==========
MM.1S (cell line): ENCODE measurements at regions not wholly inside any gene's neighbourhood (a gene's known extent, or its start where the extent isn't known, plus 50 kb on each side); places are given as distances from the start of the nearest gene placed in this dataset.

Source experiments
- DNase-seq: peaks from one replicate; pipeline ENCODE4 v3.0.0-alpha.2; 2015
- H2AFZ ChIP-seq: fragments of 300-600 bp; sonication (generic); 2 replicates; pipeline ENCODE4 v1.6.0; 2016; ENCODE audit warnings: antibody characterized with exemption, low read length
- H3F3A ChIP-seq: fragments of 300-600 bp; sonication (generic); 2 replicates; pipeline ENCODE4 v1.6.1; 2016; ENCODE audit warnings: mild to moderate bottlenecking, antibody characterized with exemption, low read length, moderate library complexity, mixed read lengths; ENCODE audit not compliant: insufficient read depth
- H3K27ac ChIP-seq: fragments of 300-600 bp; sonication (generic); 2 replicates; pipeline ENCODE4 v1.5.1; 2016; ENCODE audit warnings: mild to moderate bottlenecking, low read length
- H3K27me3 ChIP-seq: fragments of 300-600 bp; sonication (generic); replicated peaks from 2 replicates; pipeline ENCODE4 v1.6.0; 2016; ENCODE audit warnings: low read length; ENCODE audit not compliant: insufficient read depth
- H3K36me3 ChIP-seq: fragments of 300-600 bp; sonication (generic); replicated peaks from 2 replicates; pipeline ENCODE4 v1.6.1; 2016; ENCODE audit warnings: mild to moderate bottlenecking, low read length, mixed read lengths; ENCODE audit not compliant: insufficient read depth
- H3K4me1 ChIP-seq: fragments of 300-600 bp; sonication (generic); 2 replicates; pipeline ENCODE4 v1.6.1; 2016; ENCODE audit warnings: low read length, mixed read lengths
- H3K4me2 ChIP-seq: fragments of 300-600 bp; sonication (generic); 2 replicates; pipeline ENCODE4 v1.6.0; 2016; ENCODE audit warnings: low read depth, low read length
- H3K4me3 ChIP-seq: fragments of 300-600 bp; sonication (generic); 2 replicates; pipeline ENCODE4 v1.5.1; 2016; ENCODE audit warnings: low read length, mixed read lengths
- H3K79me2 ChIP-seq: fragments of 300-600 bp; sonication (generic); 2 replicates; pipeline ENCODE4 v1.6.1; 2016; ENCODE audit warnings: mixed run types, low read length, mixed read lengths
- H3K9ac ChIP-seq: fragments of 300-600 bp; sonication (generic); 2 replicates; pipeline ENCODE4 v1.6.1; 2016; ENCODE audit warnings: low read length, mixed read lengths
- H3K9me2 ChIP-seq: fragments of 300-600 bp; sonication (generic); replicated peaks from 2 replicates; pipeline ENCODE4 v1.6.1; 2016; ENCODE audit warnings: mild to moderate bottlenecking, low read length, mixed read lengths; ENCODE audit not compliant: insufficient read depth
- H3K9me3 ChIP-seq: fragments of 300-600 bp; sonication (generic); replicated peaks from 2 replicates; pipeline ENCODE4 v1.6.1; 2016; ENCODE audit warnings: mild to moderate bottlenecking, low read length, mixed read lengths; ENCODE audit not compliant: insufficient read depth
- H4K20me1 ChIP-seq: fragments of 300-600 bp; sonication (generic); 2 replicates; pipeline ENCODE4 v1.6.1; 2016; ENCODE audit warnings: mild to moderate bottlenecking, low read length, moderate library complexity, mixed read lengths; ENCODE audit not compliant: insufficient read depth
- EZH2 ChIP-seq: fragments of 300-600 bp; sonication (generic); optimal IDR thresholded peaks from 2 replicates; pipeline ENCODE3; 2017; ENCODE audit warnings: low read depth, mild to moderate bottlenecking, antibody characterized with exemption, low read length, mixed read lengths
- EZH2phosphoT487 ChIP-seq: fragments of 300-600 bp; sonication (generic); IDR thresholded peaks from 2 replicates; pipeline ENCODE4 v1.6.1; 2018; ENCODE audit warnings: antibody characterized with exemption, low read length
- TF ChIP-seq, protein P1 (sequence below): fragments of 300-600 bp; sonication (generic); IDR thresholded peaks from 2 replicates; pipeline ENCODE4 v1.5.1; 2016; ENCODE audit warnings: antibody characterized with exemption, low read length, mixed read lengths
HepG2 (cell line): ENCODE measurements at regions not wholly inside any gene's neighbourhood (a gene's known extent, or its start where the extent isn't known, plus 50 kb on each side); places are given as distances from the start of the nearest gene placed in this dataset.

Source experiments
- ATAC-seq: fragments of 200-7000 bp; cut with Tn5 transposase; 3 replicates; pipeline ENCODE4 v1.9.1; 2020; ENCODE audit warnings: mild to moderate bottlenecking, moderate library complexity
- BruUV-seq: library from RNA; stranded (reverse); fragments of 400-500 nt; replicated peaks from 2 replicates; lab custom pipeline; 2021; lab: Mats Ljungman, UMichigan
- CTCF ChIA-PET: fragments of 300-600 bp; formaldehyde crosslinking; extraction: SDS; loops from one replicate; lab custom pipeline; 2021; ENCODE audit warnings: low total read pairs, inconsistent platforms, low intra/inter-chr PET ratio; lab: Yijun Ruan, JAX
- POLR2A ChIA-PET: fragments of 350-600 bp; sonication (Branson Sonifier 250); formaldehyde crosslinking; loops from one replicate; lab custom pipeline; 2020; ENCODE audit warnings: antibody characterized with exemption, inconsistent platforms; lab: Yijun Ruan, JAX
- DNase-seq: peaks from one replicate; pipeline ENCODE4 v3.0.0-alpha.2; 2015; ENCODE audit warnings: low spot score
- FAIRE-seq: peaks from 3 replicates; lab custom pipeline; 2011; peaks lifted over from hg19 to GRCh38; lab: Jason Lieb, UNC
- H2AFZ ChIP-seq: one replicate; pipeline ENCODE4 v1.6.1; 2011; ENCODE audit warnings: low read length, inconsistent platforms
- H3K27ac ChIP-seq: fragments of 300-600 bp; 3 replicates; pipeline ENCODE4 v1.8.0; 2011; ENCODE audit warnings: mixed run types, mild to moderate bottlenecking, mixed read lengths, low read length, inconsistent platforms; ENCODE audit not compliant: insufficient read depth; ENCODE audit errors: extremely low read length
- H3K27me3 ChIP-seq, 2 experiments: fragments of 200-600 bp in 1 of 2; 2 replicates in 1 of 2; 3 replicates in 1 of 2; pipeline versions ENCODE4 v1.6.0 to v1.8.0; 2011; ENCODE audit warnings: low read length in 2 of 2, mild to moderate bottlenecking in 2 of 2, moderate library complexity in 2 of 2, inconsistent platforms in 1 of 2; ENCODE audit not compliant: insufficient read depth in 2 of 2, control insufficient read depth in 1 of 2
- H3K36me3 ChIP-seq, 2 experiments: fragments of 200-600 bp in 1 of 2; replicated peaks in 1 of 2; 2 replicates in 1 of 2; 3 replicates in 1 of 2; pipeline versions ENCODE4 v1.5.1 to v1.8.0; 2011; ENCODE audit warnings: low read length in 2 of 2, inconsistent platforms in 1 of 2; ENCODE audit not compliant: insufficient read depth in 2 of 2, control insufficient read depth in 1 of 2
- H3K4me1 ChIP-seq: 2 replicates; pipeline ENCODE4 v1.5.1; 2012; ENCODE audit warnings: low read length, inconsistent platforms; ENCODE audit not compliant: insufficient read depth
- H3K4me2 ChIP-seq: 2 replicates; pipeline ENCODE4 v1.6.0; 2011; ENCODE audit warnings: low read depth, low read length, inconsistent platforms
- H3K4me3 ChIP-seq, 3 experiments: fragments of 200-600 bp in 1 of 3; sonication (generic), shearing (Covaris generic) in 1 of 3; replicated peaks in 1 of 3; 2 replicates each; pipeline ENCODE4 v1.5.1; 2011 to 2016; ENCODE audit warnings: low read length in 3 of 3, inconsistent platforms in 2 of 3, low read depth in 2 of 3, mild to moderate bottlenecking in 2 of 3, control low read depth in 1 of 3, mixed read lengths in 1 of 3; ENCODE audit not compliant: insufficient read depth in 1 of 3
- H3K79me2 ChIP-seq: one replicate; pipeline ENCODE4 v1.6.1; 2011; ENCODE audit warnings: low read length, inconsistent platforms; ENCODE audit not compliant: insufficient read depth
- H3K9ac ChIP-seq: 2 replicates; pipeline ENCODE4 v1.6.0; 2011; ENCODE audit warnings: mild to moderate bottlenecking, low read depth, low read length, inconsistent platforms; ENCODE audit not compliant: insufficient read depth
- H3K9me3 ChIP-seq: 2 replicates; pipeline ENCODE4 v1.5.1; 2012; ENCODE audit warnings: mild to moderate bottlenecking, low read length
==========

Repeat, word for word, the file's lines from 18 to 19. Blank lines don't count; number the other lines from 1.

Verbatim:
- EZH2phosphoT487 ChIP-seq: fragments of 300-600 bp; sonication (generic); IDR thresholded peaks from 2 replicates; pipeline ENCODE4 v1.6.1; 2018; ENCODE audit warnings: antibody characterized with exemption, low read length
- TF ChIP-seq, protein P1 (sequence below): fragments of 300-600 bp; sonication (generic); IDR thresholded peaks from 2 replicates; pipeline ENCODE4 v1.5.1; 2016; ENCODE audit warnings: antibody characterized with exemption, low read length, mixed read lengths